HALIFAX, NOVA SCOTIA, July 27, 2022 (GLOBE NEWSWIRE) -- The grades are in: For the fourth time since 2015, Restaurants Canada has given each province a report card on how industry-friendly their liquor policy landscape is for bars and restaurants.
In this year's Raise the Bar report, Nova Scotia's grade rose from a B-minus to a B. This improvement was mainly due to the expansion of the province's existing 10% liquor pricing discount for bars and restaurants, to include bottled and canned beer, ready-to-drink liquor products, and cider. Nova Scotia was also the only province in Atlantic Canada to place a cap on third-party delivery fees to help hard-hit businesses preserve their profits in the wake of COVID-19.
"Nova Scotia has gone above and beyond to help licensed establishments keep their costs down amid the ongoing pandemic," said Richard Alexander, Restaurants Canada Vice President, Atlantic Canada. "As bars and restaurants continue to transition from survival to revival, Restaurants Canada looks forward to working with the provincial government on ways to further support their recovery."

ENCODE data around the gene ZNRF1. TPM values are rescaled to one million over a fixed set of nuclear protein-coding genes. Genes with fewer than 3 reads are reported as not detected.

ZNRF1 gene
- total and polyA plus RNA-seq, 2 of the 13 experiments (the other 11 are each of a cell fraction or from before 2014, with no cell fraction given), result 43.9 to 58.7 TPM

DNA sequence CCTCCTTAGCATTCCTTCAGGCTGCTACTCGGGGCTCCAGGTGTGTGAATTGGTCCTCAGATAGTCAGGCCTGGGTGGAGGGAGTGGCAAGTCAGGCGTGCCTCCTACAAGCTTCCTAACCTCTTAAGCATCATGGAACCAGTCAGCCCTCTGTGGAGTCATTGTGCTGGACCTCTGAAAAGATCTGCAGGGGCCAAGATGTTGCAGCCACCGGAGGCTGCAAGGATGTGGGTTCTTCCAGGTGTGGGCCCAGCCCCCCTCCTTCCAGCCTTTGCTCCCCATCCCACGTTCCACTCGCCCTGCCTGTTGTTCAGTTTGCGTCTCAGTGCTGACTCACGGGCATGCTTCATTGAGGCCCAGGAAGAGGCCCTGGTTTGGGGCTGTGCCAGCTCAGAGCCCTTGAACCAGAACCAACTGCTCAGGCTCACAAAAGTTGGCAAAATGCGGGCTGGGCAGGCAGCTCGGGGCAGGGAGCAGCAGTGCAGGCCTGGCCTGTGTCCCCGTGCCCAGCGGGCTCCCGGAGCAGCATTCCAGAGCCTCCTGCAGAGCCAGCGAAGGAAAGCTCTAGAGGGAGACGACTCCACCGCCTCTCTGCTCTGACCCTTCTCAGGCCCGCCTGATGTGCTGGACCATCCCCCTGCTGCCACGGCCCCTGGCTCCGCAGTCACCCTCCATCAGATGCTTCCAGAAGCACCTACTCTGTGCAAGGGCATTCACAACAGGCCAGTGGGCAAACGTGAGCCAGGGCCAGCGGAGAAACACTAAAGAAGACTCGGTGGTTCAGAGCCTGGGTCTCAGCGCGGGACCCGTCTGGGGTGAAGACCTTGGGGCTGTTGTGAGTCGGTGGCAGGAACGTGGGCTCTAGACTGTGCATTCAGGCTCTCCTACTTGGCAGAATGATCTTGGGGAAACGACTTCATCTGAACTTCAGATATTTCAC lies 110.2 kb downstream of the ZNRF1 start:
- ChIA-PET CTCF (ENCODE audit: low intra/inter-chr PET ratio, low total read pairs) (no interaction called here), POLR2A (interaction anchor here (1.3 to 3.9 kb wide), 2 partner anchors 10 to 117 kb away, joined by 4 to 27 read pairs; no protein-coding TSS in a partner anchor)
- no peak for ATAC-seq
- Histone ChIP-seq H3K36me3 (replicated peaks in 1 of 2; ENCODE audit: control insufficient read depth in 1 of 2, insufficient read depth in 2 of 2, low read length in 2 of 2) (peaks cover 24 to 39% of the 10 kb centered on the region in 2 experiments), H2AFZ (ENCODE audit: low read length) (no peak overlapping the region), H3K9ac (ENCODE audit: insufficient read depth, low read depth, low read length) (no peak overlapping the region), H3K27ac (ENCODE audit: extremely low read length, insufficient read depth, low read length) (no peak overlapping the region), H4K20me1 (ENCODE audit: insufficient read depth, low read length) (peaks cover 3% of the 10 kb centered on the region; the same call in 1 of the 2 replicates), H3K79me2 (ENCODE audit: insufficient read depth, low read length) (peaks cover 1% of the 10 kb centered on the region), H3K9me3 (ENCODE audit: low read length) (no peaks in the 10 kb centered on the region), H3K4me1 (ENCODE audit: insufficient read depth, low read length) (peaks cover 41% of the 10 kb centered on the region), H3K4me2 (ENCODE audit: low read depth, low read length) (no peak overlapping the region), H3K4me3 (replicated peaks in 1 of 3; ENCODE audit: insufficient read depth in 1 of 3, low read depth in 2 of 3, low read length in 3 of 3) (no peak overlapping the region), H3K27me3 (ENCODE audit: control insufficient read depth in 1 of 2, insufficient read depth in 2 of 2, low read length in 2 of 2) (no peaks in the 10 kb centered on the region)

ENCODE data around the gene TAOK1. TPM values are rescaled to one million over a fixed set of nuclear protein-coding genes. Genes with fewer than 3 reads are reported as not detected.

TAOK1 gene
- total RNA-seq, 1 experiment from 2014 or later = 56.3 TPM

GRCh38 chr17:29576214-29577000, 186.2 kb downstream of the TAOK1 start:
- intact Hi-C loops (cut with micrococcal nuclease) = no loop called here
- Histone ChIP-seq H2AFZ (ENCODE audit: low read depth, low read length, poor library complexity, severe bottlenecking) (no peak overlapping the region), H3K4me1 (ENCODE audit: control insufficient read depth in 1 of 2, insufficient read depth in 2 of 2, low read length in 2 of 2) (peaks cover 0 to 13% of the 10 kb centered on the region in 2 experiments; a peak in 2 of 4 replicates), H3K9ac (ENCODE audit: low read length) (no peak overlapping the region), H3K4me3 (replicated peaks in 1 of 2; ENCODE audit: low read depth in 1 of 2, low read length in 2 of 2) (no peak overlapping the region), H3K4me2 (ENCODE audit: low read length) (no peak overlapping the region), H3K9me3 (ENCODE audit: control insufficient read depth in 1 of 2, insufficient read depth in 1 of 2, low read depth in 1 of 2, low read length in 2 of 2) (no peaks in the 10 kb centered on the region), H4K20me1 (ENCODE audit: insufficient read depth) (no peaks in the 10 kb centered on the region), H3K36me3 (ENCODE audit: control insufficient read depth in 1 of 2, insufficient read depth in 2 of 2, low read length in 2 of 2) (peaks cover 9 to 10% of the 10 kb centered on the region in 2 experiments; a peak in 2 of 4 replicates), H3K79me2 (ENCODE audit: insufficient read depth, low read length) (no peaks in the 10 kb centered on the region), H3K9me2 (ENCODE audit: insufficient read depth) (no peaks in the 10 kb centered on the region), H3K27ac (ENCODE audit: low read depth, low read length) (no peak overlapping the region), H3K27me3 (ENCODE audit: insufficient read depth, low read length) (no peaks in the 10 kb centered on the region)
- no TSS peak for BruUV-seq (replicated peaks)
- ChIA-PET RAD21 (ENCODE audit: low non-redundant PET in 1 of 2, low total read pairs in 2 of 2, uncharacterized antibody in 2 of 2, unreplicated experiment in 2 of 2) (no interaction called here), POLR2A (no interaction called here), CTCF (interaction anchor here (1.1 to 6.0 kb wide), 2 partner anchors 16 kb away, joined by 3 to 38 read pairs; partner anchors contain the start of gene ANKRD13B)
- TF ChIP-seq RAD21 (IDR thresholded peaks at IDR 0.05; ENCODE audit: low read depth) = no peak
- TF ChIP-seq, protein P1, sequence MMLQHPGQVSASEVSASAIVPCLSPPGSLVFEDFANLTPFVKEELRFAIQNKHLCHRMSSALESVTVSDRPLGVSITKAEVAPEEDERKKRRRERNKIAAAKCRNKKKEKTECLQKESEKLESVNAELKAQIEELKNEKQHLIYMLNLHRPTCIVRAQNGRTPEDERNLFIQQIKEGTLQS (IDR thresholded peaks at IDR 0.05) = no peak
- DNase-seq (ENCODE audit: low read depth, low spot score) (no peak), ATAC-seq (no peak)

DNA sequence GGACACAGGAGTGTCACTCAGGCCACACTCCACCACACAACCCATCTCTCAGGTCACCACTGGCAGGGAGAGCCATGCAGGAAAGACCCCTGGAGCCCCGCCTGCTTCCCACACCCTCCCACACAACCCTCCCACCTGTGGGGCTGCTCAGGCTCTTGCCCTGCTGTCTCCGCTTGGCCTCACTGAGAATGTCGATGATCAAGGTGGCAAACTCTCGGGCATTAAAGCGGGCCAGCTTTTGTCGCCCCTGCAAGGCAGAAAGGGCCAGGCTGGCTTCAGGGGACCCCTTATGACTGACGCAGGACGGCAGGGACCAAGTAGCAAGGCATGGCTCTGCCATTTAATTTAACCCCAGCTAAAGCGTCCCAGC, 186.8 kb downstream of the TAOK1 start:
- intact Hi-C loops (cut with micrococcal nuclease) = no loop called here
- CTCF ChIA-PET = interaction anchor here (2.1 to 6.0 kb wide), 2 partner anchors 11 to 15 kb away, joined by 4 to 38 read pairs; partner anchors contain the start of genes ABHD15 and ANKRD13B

Here's how Nova Scotia's performance record on Restaurants Canada's Raise the Bar report compares with the rest of the provinces:
|Prince Edward Island||B-||B-||B-||C+|
|Newfoundland & Labrador||F||D-||D-||C+|
How can Nova Scotia raise the bar?
Restaurants Canada is continuing to work with the Nova Scotia government to improve the liquor policy landscape for bars and restaurants. Here's how the province can increase its grade by the next Raise the Bar report:
Visit restaurantscanada.org/resources/raise-the-bar-2022 to download the full report and join in the online conversation with the hashtag #RaiseTheBar2022.
About Restaurants Canada
Restaurants Canada is a national, not-for-profit association advancing the potential of Canada's diverse and dynamic foodservice industry through member programs, research, advocacy, resources and events. Before the COVID-19 crisis, Nova Scotia's $2.1 billion restaurant industry was the province's second-largest source of private sector jobs, typically employing nearly 39,000 people. Nova Scotia's bars and restaurants are still struggling to rebound from at least $700 million in lost revenue and recover thousands of jobs in the wake of the pandemic.
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